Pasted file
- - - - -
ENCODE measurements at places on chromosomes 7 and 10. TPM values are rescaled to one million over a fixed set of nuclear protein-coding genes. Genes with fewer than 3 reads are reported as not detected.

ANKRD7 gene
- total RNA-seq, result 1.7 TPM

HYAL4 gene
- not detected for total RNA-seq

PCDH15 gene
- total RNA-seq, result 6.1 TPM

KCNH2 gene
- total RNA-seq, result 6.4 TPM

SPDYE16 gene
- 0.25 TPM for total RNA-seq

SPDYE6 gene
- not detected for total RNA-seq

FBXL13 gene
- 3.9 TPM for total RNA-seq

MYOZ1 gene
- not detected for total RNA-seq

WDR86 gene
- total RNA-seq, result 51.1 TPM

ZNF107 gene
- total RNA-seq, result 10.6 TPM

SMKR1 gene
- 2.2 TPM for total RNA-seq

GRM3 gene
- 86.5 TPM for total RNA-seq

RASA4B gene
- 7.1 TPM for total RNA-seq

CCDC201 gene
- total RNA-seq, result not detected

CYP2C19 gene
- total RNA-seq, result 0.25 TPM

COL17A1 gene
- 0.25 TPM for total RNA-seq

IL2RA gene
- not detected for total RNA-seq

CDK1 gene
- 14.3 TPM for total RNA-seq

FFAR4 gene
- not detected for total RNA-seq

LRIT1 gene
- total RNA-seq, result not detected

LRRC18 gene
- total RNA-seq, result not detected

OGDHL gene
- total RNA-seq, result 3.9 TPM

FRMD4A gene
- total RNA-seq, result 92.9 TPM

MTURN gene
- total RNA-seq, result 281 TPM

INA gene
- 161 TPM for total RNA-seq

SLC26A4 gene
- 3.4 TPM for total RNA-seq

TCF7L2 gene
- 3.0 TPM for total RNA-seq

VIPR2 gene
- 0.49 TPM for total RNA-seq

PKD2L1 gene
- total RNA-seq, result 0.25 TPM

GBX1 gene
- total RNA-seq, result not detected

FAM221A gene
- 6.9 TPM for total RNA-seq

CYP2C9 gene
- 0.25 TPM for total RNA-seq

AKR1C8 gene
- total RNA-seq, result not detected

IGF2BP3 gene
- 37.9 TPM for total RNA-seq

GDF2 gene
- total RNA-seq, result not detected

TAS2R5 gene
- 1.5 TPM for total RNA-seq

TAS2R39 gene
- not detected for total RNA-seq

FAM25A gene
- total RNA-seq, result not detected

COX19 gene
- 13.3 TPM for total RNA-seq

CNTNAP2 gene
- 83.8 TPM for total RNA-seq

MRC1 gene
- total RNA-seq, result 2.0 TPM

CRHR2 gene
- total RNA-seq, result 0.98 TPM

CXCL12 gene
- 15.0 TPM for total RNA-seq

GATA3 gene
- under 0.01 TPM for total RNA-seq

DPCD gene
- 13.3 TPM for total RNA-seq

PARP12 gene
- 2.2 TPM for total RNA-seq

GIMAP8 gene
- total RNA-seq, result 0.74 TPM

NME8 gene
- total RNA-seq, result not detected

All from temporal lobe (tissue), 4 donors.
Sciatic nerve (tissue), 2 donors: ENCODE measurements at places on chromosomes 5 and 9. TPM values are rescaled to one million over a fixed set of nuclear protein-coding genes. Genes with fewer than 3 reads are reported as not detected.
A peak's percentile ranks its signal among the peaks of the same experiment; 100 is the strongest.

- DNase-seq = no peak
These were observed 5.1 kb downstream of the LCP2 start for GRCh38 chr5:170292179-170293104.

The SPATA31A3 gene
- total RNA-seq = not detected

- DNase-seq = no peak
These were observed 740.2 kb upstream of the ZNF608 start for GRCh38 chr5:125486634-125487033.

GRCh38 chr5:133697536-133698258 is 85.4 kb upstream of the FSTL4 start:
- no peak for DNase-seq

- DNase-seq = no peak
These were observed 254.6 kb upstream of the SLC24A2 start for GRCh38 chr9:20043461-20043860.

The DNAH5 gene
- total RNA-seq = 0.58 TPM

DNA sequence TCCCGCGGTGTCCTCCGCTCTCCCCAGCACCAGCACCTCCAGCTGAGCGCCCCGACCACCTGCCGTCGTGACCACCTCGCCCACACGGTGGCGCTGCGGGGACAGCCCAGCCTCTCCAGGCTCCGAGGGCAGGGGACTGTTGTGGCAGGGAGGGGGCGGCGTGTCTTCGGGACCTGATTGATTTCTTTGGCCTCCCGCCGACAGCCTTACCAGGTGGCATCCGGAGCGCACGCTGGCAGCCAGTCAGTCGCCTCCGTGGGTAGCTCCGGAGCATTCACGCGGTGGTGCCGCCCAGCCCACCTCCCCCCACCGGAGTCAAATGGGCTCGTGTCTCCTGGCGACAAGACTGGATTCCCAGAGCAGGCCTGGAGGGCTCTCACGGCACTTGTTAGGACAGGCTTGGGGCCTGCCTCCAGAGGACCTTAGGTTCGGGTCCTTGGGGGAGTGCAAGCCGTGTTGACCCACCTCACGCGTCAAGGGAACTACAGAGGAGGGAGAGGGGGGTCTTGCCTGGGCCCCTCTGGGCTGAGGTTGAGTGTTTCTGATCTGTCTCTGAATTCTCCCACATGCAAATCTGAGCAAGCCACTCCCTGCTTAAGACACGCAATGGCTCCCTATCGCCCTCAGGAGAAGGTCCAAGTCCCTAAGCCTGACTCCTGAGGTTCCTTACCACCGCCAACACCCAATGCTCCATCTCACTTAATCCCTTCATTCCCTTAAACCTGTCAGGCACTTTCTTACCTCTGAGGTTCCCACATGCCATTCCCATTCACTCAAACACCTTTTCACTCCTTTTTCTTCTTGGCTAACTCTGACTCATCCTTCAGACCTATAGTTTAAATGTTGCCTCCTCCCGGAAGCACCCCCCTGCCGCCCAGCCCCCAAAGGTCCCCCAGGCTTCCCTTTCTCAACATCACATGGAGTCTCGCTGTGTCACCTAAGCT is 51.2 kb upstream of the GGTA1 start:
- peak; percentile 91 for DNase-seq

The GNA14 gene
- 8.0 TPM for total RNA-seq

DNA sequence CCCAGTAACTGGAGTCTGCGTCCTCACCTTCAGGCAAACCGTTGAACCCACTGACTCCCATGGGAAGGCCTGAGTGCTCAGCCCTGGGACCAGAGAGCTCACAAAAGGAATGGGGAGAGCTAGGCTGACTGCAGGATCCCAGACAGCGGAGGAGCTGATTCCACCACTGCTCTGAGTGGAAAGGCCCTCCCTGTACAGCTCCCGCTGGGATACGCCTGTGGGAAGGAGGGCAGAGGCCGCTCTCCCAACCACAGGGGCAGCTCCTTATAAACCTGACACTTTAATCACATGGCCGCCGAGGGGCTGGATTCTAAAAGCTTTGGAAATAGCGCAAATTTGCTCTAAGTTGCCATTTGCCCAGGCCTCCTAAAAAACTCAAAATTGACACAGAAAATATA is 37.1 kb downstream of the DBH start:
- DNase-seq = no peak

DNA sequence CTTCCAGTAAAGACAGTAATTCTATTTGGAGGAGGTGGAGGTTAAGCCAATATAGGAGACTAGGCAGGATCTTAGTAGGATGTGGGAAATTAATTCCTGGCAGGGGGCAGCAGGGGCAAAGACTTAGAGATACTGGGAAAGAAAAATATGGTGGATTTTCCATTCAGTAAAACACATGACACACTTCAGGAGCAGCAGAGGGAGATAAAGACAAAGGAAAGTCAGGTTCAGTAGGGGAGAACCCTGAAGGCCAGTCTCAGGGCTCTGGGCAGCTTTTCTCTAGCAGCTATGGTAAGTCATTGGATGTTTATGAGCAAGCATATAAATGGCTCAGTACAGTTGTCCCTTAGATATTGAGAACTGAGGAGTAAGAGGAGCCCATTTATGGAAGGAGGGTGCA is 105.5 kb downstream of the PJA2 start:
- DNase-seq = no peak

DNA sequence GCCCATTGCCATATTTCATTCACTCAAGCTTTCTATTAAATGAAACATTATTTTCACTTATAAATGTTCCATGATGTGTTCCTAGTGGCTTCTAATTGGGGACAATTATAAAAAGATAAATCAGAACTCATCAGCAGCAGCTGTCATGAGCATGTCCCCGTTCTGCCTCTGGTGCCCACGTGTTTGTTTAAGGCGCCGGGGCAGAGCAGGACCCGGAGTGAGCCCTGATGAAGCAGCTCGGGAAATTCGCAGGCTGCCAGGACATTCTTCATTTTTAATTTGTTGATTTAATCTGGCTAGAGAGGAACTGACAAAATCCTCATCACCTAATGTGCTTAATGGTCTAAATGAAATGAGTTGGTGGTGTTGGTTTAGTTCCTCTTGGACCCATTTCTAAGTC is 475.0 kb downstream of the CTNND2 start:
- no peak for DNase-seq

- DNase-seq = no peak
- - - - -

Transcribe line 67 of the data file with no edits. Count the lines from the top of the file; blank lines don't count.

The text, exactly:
- total RNA-seq, result not detected